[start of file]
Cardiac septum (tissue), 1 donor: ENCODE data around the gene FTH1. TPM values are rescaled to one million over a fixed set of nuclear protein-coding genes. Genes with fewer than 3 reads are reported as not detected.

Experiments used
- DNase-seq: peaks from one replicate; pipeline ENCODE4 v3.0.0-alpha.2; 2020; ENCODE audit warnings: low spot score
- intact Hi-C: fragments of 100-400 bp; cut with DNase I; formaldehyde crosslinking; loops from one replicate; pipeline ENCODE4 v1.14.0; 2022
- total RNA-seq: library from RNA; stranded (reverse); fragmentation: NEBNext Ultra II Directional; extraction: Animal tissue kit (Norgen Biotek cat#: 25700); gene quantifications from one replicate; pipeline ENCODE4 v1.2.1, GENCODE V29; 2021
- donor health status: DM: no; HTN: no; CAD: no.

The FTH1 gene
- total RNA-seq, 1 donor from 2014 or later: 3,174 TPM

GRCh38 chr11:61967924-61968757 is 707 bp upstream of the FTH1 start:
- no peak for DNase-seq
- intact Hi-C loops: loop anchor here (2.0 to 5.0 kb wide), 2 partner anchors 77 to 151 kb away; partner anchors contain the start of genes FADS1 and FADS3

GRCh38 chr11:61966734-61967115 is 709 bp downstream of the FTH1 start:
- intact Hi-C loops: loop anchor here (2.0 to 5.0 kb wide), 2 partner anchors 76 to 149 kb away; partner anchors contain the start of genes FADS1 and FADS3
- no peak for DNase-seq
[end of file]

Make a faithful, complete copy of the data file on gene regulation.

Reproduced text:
Cardiac septum (tissue), 1 donor: ENCODE data around the gene FTH1. TPM values are rescaled to one million over a fixed set of nuclear protein-coding genes. Genes with fewer than 3 reads are reported as not detected.

Experiments used
- DNase-seq: peaks from one replicate; pipeline ENCODE4 v3.0.0-alpha.2; 2020; ENCODE audit warnings: low spot score
- intact Hi-C: fragments of 100-400 bp; cut with DNase I; formaldehyde crosslinking; loops from one replicate; pipeline ENCODE4 v1.14.0; 2022
- total RNA-seq: library from RNA; stranded (reverse); fragmentation: NEBNext Ultra II Directional; extraction: Animal tissue kit (Norgen Biotek cat#: 25700); gene quantifications from one replicate; pipeline ENCODE4 v1.2.1, GENCODE V29; 2021
- donor health status: DM: no; HTN: no; CAD: no.

The FTH1 gene
- total RNA-seq, 1 donor from 2014 or later: 3,174 TPM

GRCh38 chr11:61967924-61968757 is 707 bp upstream of the FTH1 start:
- no peak for DNase-seq
- intact Hi-C loops: loop anchor here (2.0 to 5.0 kb wide), 2 partner anchors 77 to 151 kb away; partner anchors contain the start of genes FADS1 and FADS3

GRCh38 chr11:61966734-61967115 is 709 bp downstream of the FTH1 start:
- intact Hi-C loops: loop anchor here (2.0 to 5.0 kb wide), 2 partner anchors 76 to 149 kb away; partner anchors contain the start of genes FADS1 and FADS3
- no peak for DNase-seq